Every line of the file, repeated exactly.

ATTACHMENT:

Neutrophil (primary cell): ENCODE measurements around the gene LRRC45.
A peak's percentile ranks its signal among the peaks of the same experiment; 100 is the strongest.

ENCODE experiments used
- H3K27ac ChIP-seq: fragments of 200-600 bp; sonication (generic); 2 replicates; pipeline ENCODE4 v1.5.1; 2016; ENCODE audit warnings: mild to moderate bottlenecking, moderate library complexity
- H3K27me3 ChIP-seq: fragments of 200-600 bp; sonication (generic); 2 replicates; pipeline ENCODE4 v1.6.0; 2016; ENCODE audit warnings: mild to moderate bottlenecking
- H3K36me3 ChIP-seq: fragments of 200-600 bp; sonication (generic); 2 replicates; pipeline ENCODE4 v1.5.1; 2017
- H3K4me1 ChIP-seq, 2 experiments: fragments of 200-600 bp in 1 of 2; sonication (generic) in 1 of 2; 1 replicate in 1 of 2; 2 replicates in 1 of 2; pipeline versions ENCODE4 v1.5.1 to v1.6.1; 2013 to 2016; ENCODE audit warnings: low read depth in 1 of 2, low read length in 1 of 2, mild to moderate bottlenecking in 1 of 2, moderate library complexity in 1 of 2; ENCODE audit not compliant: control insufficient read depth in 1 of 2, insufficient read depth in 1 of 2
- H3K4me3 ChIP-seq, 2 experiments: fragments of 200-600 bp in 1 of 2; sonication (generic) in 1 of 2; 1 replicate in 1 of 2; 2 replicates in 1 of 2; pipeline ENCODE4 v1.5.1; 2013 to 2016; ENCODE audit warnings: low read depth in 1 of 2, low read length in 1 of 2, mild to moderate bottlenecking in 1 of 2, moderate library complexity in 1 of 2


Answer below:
Neutrophil (primary cell): ENCODE measurements around the gene LRRC45.
A peak's percentile ranks its signal among the peaks of the same experiment; 100 is the strongest.

ENCODE experiments used
- H3K27ac ChIP-seq: fragments of 200-600 bp; sonication (generic); 2 replicates; pipeline ENCODE4 v1.5.1; 2016; ENCODE audit warnings: mild to moderate bottlenecking, moderate library complexity
- H3K27me3 ChIP-seq: fragments of 200-600 bp; sonication (generic); 2 replicates; pipeline ENCODE4 v1.6.0; 2016; ENCODE audit warnings: mild to moderate bottlenecking
- H3K36me3 ChIP-seq: fragments of 200-600 bp; sonication (generic); 2 replicates; pipeline ENCODE4 v1.5.1; 2017
- H3K4me1 ChIP-seq, 2 experiments: fragments of 200-600 bp in 1 of 2; sonication (generic) in 1 of 2; 1 replicate in 1 of 2; 2 replicates in 1 of 2; pipeline versions ENCODE4 v1.5.1 to v1.6.1; 2013 to 2016; ENCODE audit warnings: low read depth in 1 of 2, low read length in 1 of 2, mild to moderate bottlenecking in 1 of 2, moderate library complexity in 1 of 2; ENCODE audit not compliant: control insufficient read depth in 1 of 2, insufficient read depth in 1 of 2
- H3K4me3 ChIP-seq, 2 experiments: fragments of 200-600 bp in 1 of 2; sonication (generic) in 1 of 2; 1 replicate in 1 of 2; 2 replicates in 1 of 2; pipeline ENCODE4 v1.5.1; 2013 to 2016; ENCODE audit warnings: low read depth in 1 of 2, low read length in 1 of 2, mild to moderate bottlenecking in 1 of 2, moderate library complexity in 1 of 2